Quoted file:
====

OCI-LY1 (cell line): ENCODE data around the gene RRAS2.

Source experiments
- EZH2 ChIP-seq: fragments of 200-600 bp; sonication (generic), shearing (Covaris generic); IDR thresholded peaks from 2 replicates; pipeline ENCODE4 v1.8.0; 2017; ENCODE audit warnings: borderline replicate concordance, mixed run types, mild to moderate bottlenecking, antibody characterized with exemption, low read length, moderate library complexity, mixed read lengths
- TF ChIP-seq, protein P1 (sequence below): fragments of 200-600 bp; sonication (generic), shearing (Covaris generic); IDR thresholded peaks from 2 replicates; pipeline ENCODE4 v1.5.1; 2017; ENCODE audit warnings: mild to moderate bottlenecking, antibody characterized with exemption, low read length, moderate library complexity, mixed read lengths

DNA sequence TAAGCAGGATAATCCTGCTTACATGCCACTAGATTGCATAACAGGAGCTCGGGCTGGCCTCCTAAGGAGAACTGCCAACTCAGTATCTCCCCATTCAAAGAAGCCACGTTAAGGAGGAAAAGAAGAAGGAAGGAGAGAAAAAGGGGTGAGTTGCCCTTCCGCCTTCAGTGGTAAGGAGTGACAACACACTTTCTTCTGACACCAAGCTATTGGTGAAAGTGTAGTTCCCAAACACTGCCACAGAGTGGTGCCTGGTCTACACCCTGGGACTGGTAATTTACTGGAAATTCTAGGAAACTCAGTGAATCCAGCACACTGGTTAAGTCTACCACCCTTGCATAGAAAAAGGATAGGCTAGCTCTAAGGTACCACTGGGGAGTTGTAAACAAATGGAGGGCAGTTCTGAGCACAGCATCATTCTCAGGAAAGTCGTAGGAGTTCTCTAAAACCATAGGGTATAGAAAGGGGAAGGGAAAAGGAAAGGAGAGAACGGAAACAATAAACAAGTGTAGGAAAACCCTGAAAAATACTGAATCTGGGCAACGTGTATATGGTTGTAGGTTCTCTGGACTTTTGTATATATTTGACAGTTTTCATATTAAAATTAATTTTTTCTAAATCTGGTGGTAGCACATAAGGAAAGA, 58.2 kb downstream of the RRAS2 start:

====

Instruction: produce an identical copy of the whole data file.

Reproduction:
OCI-LY1 (cell line): ENCODE data around the gene RRAS2.

Source experiments
- EZH2 ChIP-seq: fragments of 200-600 bp; sonication (generic), shearing (Covaris generic); IDR thresholded peaks from 2 replicates; pipeline ENCODE4 v1.8.0; 2017; ENCODE audit warnings: borderline replicate concordance, mixed run types, mild to moderate bottlenecking, antibody characterized with exemption, low read length, moderate library complexity, mixed read lengths
- TF ChIP-seq, protein P1 (sequence below): fragments of 200-600 bp; sonication (generic), shearing (Covaris generic); IDR thresholded peaks from 2 replicates; pipeline ENCODE4 v1.5.1; 2017; ENCODE audit warnings: mild to moderate bottlenecking, antibody characterized with exemption, low read length, moderate library complexity, mixed read lengths

DNA sequence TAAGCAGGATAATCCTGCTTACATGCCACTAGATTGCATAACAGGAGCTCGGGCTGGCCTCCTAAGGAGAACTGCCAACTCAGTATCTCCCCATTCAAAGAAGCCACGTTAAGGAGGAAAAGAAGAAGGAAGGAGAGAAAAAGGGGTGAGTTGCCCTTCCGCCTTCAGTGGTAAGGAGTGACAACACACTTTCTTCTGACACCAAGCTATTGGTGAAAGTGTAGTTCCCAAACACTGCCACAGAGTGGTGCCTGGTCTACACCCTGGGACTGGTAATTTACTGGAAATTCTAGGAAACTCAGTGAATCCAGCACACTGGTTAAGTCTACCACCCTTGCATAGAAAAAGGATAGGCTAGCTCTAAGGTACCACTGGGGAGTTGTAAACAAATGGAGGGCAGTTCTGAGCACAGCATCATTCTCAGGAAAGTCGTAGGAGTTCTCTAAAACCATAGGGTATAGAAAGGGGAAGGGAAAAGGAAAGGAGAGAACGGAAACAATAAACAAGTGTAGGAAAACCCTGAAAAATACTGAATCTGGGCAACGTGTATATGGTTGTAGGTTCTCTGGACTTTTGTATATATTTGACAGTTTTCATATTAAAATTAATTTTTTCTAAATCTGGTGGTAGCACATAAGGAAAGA, 58.2 kb downstream of the RRAS2 start: